One Mississippi, a semi-autobiographical show from comedian Tig Notaro, dropped its first six episodes Sept. 9 on Amazon. To guide us through our binging, the cast and crew will be taking EW behind the scenes. They’ll take turns sharing their thoughts on what went into making each episode. Here, writer Cara DiPaolo takes us through episode 3, “The Cat’s Out.”
Well, the cat’s out of the bag, folks — both in the literal sense (poor Bonkerz!) and the figurative one (Caroline! Who saw that coming?).
Part of the challenge and beauty of working on this show is that it’s a real blend of truth and fiction. The challenge being that Tig, and all of us writers, really want to be respectful of the people upon whom many of the characters are based, but we also want to tell a compelling story. Sometimes that lands us into prickly territory — as is the case of this episode with Caroline (based on Tig’s real mom) having a (SPOILER ALERT) secret love-child (totally made up).
And then there’s Mick (played by the amazing Ritchie Montgomery), who is based on Tig’s actual dad (who sadly passed away during the filming of the pilot). And yes, he did claim to have been part of the Dixie Mafia. And yes, it’s unclear if the Dixie Mafia was a real thing or just a bunch of his weird pals putting on airs of criminality. But either way, it makes for a great story.
On a brief tangent, I have to say that Tig is a veritable fount of great stories. I’ve never met someone whose every day existence is so organically cinematic. It’s almost like she’s not a real person — just a compilation of amazing scenes in a riveting movie. I’m not kidding. She only seems to know weird and interesting people and her life is literally chock-full of unexpected twists and turns. Almost every time she told a story in our writers’ room, we’d be like “let’s just shoot that. It’s perfect.”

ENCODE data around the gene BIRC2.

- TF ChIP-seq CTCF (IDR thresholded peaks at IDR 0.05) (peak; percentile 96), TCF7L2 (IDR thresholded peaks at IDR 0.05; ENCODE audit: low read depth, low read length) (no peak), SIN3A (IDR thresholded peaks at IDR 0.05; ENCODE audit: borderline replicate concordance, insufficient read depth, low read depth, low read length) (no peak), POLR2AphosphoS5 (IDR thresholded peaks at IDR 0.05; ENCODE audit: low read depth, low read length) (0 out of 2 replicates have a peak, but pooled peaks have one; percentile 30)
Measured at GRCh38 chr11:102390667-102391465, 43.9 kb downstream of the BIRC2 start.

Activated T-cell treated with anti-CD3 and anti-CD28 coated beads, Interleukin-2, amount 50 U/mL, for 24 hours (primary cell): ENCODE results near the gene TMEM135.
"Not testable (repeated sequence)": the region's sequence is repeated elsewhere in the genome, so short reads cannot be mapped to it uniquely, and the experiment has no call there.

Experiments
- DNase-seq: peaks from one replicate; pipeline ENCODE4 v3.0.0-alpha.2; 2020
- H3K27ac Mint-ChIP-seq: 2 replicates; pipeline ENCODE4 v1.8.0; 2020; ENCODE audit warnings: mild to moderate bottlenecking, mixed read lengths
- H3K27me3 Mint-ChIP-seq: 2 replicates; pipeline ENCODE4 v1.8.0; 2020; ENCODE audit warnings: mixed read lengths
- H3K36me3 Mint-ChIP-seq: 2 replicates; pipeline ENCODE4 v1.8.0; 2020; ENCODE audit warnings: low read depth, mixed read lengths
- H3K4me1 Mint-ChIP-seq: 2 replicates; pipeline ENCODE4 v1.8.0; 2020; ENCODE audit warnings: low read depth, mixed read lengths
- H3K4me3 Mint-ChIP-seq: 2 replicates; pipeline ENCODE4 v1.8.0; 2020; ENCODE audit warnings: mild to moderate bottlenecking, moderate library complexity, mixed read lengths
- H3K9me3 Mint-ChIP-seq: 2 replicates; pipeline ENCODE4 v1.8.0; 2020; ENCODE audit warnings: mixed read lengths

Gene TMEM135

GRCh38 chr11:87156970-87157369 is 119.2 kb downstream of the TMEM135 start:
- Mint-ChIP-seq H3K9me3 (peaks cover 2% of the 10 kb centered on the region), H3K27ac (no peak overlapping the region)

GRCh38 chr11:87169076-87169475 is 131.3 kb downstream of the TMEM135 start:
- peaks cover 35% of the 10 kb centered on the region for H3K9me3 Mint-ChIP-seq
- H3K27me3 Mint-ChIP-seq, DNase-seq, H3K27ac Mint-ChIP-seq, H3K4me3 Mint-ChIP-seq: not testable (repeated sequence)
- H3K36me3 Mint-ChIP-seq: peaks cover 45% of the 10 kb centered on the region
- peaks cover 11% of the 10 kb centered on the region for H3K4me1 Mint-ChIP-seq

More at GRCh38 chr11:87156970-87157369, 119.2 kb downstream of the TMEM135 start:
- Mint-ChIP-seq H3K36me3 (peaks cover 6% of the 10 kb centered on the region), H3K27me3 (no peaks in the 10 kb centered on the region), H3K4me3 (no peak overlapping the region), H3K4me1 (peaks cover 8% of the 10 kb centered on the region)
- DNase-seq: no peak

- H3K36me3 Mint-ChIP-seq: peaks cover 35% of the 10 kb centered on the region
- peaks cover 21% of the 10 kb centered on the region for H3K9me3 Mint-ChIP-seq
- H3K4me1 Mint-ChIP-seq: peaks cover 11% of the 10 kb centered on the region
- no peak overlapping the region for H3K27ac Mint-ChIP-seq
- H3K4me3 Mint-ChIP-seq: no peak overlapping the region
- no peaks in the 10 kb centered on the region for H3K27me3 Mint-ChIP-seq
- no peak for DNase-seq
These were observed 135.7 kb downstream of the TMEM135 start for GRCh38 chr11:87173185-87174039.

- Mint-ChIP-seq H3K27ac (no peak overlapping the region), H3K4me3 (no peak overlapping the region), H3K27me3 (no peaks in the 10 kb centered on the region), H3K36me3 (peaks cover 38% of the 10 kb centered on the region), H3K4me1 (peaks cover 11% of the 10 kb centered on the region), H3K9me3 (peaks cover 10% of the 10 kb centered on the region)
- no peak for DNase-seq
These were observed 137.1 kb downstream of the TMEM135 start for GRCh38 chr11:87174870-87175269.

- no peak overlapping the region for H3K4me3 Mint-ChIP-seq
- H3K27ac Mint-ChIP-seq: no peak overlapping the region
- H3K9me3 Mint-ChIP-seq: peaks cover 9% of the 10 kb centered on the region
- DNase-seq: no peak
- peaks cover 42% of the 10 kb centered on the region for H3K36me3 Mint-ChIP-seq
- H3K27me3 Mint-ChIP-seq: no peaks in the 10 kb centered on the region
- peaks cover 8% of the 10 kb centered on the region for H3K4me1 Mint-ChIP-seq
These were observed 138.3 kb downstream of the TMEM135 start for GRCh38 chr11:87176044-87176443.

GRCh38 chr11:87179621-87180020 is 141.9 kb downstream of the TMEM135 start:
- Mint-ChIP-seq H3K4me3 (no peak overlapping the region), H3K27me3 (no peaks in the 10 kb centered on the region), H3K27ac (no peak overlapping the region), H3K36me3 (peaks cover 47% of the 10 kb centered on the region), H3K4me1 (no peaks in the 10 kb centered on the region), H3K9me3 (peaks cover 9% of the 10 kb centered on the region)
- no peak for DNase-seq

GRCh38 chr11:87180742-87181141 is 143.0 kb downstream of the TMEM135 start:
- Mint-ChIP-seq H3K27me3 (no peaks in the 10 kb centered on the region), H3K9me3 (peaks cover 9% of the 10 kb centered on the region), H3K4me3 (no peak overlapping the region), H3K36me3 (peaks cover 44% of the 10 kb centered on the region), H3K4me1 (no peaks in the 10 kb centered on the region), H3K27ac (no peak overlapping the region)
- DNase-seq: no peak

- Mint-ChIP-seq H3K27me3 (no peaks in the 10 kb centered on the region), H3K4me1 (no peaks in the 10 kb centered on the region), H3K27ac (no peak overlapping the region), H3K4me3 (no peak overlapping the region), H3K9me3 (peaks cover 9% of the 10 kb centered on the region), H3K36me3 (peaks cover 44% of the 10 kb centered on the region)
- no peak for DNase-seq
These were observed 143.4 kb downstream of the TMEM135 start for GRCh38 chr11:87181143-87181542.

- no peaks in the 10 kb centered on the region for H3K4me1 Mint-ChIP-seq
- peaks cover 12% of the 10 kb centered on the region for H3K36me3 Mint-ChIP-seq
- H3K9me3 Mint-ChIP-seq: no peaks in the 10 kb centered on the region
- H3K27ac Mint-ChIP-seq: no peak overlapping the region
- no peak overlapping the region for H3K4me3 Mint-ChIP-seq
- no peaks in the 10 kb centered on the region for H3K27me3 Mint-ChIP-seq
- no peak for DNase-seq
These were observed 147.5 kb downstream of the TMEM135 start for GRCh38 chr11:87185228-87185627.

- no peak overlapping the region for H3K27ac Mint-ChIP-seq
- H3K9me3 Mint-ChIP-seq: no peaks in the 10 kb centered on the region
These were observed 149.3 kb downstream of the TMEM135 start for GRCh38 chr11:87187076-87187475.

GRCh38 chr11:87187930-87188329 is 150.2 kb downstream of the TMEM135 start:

Anyway, back to business. The thing I really loved about writing this episode was the opportunity to delve deeper into both of Tig’s fictional father figures. Up until now, Bill seemed pretty much devoid of emotion. I would even go so far as to say he was a robot. His upset over Bonkerz absence felt like the first real sign of a person in there. And though it’s hard for Tig to wrap her head around him expressing more dismay over the cat getting out than her mother’s death, the audience is able see in that touching private moment of Bill alone in bed, that his grief for Caroline is both real and deep. (On a side note, can we take a moment to celebrate the great John Rothman? He’s truly a national treasure.)
RELATED: Hear what TV shows to watch and avoid this fall
Then, on the other end of the spectrum (literally) we have Tig’s biological father, who never appears to have an emotion he doesn’t express publicly. Mick seems to feel everything too deeply. And though he and Bill couldn’t be more opposite in that respect, they are alike in the way that neither of them are able to really connect with Tig and Remy, which is something I found both sad and interesting.
The other thing that excited me about this episode is, of course, Tig discovering her half-brother. What I found most intriguing about Dalton — beyond his droll, deadpan delivery of shocking dark truths — is the bigger picture idea of what he represents; no matter how close you may think you are to a person, you can never truly know them. (I even feel sometimes like I don’t know myself. But that’s a story for another time… over drinks… and a secret smoke.)
The puzzle of who Caroline is/was is something that carries us throughout the season. In flashbacks we see her as this irreverent, fun, larger-than-life woman but it feels at odds with the person who, we assume, willingly married someone as boring, practical, and literal-minded as Bill. It’s true (for me, anyway) that the revelation of the long-term affair sheds some light onto Caroline’s relationship with Bill, but it still doesn’t explain why she stayed with him for so many years. It’s all so frustratingly unknowable! (Or perhaps a revelation for season 2?)
The last thing I want to say about this episode is how moved I was by Tig’s performance in the final scene when she looks down at her scars for the first time. This was a real thing for her. After her mastectomy she couldn’t/wouldn’t look at her scars for many weeks. She was afraid she was grotesque… unlovable. I think the honesty of this moment plays so poignantly in her eyes.
She’s facing her ugly truths, in more ways than one.
Be sure to return to EW.com on Monday for a dive into episode 4, “Let the Good Times Roll” by Noah Harpster, who plays Tig’s brother Remy.